by Steve Habrat
In the wake of his stellar 2007 musical Sweeny Todd: The Demon Barber of Fleet Street, Tim Burton churned out two horribly inconsistent remakes that were typical exercises in pricey style over script substance. Alice in Wonderland found Disney filling each frame with sugary 3D effects and sprawling CGI landscapes that looked like it was inspired by Burton rather than actually crafted by him. The film was a disaster but I pointed my blame more at Disney than Burton. This summer’s Dark Shadows remake was another catastrophe that suggested that maybe Burton did deserve some of the blame for these movies flying wildly off their gothic tracks. Needless to say, I was a bit worried going in to Frankenweenie, the third horror-themed kiddie flick of the late summer and early fall (the other two being ParaNorman and Hotel Transylvania). Well, after two massive duds, Mr. Burton is finally on the right track again and firing on all creative cylinders. In fact, I’d go so far to say that Frankenweenie ranks near the top as one of Burton’s strongest films in his vault. While some children and adults may be turned off due to the black and white presentation of the film and the morbid subject matter, Frankenweenie thrills, chills, and even tickles movie buffs with a strong affection for the classic Universal monsters, 40’s and 50’s B-movies, and Hammer horror offerings. Plus, it truly is difficult to resist a story about a boy and his undead pup.
Frankenweenie ushers us into the small town of New Holland, where we meet young outsider Victor Frankenstein (Voiced by Charlie Tahan), a lanky amateur filmmaker and brilliant scientist who adores his feisty bull terrier Sparky. Victor’s parents, Edward (Voiced by Martin Short) and Susan (Voiced by Catherine O’Hara), encourage Victor to step out of his comfort zone and join the baseball team at school. During his first game, the Frankenstein’s bring Spark to watch Victor play, but after he knocks the ball out of the park, Sparky chases after the ball and is hit by a car. Victor is devastated by the loss but his eccentric science teacher Mr. Rzykruski (Voiced by Martin Landau) inadvertently gives Victor the idea of using electricity to bring Spark back from the dead. Confident he can pull off the experiment, Victor rushes out to dig up his four-legged friend and reanimate him as quickly as possible. Determined to keep his experiment a secret, Victor is soon found out by fellow outsider Edgar “E” Gore (Voiced by Atticus Shaffer), who blackmails Victor into teaching him how to reanimate deceased pets for the science fair. Meanwhile, the cranky New Holland mayor, Mr. Bergermeister (Voiced by Martin Short) suspects that Victor is up to something strange in his attic laboratory. As more and more dead pets are unleashed on the town, Victor turns to his crush and next-door neighbor, Elsa van Helsing (Voiced by Winona Ryder), for help from the angry mobs who wish to send these abominations of science back to the grave.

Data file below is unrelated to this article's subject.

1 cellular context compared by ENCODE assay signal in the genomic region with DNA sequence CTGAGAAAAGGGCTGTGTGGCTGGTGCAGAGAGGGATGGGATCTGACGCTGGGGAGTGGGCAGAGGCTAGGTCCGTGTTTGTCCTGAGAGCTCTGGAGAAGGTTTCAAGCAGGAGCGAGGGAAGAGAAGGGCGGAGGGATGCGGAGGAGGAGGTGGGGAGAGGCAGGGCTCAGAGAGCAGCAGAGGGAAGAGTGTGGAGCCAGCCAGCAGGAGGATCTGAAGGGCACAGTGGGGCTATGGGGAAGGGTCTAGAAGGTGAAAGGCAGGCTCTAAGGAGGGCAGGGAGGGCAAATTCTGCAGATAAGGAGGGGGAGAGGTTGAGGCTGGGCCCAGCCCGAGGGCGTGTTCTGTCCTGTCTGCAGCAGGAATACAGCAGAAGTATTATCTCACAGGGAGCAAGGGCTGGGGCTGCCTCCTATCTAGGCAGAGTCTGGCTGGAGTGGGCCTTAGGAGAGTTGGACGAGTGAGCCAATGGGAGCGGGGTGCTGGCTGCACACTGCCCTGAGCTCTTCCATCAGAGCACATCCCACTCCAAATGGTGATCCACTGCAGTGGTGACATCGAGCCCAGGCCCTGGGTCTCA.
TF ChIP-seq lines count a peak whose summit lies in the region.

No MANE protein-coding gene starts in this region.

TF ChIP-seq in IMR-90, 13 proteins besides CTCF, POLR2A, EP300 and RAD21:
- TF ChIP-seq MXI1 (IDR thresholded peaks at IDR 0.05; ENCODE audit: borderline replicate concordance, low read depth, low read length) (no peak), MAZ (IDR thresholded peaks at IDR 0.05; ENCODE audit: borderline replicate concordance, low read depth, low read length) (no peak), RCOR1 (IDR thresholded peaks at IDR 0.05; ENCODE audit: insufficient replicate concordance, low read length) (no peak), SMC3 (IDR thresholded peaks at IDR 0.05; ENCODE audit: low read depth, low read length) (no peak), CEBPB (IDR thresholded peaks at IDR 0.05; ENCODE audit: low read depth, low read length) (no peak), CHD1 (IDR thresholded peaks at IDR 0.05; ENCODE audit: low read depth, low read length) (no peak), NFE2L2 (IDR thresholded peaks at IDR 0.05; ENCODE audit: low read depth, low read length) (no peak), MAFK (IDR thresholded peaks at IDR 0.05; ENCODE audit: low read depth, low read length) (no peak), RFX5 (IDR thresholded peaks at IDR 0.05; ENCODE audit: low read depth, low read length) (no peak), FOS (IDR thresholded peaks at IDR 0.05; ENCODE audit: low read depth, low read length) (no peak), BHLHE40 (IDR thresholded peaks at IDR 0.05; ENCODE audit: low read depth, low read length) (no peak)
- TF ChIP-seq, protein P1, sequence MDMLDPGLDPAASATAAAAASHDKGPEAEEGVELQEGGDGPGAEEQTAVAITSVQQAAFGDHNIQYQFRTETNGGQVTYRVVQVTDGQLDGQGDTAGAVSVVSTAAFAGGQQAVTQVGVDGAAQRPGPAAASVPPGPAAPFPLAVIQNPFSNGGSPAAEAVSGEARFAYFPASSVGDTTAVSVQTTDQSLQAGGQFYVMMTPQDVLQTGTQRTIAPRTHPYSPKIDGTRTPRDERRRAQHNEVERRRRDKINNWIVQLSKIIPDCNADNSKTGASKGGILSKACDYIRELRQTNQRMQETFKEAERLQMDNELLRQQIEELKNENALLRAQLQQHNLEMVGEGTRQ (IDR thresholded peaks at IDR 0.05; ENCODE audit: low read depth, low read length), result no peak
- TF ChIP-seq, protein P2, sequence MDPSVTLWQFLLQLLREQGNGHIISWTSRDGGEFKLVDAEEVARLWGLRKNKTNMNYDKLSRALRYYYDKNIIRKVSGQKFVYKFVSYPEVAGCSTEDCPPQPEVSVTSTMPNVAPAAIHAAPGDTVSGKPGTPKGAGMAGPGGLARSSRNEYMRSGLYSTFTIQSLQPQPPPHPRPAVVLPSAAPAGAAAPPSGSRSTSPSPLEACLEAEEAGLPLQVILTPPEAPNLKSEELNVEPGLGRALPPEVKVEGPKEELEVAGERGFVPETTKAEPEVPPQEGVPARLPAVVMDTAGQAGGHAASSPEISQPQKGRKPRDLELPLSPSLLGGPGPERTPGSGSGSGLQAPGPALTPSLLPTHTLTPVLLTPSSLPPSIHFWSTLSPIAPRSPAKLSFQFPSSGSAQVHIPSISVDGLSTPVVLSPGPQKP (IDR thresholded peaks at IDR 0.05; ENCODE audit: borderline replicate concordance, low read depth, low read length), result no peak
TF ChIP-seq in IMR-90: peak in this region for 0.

With Burton in complete control of his vision and Disney doing very little to screw it up, he cleverly builds upon his 1984 short film of the same name. Frankenweenie is a ghoulish and cobwebbed celebration of classic monsters and dated creature features that inspired Burton as a young boy. I was consistently astonished the way that Burton works references to Frankenstein, Dracula, The Mummy, The Wolf-Man, The Invisible Man, The Bride of Frankenstein, and The Creature from the Black Lagoon into Frankenweenie and figures out a way to make all these films flow together without stretching it. These references absolutely hilarious, that is if you are in on the jokes and have seen the movies. If the Universal monsters weren’t enough, Burton also tosses in Godzilla, Vincent Price, and Hammer’s crown jewel Horror of Dracula just to let you know he loves those movies too. You may also catch a whiff of Edward Scissorhands with the overall look of New Holland and there is even a Nightmare Before Christmas aura in the pet cemetery where the adorable Sparky is buried. Frankenweenie also dares to be a little creepy in places, which was incredibly impressive considering most straightforward horror films can’t even muster an effective jump scare.